You gotta love this industry for the ever-evolving vocabulary. My neologistic experience this week was stumbling upon the word “deperimeterization.” The actual concept isn’t new to me, but there’s an awkward grace to the expression that appeals. (I approached Computerworld editor Shane Schick — a bit of an eye-roller when it comes to such ham-fisted constructions — and he bet me a bag of chips I couldn’t use “deperimeterization” and “disintermediation” in the same sentence.)

The notion is that, with the increased need for collaboration among suppliers, customers and partners, security focus has to shift away from the perimeter and toward applications, servers and endpoints. While it wracks nerves some, this deperimeterization is necessary for the disintermediation of collaborative processes. I’ll take the salt and vinegar, Shane.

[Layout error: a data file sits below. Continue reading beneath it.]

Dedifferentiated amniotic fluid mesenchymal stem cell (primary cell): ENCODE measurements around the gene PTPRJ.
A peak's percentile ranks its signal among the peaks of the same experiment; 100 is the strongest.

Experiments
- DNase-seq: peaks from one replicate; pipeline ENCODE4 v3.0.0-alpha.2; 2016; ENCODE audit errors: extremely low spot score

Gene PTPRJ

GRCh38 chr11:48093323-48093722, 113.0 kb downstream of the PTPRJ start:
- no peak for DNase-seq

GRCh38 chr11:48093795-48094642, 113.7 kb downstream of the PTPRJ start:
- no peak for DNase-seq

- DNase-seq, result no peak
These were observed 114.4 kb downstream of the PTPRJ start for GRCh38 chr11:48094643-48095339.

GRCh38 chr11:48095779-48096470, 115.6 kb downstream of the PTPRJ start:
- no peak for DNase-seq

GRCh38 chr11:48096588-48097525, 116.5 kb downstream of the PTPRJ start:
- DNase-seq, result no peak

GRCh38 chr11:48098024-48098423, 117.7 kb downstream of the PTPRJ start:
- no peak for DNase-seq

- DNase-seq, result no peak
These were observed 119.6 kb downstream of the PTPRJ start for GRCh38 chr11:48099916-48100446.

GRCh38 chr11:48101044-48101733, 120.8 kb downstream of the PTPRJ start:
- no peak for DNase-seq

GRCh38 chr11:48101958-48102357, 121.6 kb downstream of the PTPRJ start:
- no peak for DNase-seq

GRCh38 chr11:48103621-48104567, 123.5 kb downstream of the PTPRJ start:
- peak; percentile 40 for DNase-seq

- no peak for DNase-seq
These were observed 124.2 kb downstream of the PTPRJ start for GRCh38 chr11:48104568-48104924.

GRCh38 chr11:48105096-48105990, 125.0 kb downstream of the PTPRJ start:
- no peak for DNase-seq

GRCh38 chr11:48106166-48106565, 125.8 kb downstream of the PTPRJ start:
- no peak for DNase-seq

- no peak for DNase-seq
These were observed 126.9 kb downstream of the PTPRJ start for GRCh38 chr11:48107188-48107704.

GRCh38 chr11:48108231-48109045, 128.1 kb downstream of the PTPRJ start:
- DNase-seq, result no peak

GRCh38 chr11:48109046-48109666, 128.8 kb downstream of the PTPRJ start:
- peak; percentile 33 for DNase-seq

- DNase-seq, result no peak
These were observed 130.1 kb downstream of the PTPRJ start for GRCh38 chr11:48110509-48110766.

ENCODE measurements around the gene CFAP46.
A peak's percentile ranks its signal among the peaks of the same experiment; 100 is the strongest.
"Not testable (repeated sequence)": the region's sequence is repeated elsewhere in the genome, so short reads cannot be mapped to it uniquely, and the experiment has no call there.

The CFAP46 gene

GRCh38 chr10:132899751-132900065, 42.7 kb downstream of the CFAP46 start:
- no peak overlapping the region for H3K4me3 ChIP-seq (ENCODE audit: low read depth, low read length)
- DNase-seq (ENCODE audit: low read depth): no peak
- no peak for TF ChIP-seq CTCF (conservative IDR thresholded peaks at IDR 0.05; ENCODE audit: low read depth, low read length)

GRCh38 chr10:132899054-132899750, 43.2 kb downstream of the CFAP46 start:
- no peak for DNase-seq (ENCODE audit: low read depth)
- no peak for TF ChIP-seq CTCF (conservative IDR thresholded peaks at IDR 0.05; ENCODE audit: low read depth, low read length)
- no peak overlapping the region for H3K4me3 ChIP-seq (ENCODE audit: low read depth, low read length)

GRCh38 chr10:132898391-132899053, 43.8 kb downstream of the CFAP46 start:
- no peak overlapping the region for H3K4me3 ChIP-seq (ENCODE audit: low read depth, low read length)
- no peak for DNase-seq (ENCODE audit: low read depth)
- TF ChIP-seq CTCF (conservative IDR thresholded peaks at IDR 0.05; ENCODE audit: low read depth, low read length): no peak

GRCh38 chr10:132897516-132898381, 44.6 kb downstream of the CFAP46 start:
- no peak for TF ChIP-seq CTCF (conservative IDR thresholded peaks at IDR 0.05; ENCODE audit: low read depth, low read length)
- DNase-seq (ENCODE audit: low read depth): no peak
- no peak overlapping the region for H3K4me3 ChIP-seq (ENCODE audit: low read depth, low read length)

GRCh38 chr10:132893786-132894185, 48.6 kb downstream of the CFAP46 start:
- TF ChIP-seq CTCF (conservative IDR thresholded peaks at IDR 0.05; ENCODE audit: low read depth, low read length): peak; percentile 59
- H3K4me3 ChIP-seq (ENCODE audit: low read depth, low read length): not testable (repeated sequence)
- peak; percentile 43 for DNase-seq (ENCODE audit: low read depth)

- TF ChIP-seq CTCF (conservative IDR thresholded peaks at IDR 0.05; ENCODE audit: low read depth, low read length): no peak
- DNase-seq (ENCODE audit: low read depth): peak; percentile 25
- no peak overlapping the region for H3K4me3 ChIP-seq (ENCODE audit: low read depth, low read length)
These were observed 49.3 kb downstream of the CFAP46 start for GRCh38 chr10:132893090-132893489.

It poses some connundra, though. Is it realistic to throw out the perimeter entirely? Is it feasible to firewall closer to so many endpoints? Is this really just the layerd security discussion by another name? I’m curious. What do you think?

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Jim Love, Chief Content Officer, IT World Canada
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Dave Webb is a freelance editor and writer. A veteran journalist of more than 20 years' experience (15 of them in technology), he has held senior editorial positions with a number of technology publications. He was honoured with an Andersen Consulting Award for Excellence in Business Journalism in 2000, and several Canadian Online Publishing Awards as part of the ComputerWorld Canada team.